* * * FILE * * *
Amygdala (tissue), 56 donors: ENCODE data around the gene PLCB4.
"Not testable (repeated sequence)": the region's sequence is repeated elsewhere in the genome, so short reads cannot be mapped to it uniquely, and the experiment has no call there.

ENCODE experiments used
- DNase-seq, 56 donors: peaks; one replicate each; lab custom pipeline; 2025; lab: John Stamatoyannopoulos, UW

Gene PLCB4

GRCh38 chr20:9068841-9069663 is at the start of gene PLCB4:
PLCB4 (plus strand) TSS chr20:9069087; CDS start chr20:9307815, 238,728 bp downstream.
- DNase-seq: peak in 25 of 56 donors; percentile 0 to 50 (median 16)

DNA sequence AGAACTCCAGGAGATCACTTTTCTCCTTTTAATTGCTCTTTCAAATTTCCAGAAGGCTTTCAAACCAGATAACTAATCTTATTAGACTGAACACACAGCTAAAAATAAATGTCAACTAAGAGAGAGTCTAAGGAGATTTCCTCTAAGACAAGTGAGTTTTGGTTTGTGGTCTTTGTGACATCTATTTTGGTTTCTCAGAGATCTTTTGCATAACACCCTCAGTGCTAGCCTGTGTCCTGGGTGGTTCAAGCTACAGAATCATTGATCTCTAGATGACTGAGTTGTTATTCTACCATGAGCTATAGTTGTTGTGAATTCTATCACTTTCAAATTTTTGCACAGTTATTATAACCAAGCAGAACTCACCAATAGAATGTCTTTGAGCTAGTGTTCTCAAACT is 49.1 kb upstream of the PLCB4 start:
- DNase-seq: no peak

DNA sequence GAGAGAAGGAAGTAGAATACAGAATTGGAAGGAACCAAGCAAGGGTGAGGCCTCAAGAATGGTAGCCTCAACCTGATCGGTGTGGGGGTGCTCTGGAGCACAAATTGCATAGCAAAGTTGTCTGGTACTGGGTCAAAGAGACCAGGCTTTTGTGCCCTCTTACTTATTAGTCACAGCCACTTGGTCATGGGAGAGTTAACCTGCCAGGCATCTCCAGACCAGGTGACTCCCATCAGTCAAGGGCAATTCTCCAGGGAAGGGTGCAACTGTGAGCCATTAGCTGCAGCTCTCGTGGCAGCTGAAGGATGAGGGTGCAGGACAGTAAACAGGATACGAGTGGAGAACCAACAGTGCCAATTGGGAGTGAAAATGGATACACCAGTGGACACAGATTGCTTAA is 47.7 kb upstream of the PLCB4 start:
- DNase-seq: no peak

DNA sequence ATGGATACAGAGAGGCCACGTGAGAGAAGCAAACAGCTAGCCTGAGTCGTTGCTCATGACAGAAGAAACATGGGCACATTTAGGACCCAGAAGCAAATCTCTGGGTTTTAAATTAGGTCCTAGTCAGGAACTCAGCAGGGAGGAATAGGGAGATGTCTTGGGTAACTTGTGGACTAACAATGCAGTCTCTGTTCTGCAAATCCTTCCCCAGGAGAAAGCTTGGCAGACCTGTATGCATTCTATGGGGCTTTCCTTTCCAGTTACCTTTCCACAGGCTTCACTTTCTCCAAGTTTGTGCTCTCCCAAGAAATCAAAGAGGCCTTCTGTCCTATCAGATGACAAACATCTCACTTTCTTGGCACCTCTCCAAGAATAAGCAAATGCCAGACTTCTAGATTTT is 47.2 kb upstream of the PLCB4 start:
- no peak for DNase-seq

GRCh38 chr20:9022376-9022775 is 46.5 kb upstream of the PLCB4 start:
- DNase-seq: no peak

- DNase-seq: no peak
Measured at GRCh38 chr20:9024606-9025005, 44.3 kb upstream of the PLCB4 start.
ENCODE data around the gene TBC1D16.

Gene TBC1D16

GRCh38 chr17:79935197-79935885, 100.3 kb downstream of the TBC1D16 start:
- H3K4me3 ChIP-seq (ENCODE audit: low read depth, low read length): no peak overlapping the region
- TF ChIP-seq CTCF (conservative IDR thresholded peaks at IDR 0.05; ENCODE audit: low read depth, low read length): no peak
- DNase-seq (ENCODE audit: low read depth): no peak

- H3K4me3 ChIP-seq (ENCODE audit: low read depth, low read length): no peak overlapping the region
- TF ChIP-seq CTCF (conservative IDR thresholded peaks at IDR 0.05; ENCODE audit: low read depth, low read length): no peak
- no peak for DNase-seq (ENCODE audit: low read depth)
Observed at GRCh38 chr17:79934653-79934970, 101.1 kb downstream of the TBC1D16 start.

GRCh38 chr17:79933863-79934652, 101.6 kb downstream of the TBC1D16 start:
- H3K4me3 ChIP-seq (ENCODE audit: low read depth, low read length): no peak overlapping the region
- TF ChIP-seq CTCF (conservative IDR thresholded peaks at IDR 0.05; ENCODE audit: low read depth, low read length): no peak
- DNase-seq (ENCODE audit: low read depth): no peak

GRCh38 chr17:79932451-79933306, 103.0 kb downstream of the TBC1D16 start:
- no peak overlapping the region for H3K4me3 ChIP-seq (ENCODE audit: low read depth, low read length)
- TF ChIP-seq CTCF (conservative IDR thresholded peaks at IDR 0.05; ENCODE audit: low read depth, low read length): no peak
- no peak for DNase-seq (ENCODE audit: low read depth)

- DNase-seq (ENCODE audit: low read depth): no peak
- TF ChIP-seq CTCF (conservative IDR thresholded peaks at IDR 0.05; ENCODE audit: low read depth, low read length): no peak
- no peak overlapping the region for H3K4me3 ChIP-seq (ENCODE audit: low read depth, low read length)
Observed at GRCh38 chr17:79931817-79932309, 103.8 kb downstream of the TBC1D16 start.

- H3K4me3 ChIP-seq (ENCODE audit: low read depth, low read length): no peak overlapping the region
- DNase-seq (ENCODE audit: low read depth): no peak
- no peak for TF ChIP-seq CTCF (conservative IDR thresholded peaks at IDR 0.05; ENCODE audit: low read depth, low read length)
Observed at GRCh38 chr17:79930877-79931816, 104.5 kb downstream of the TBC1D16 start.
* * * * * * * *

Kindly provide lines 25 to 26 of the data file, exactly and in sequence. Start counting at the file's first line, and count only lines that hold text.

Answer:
- H3K4me3 ChIP-seq (ENCODE audit: low read depth, low read length): no peak overlapping the region
- TF ChIP-seq CTCF (conservative IDR thresholded peaks at IDR 0.05; ENCODE audit: low read depth, low read length): no peak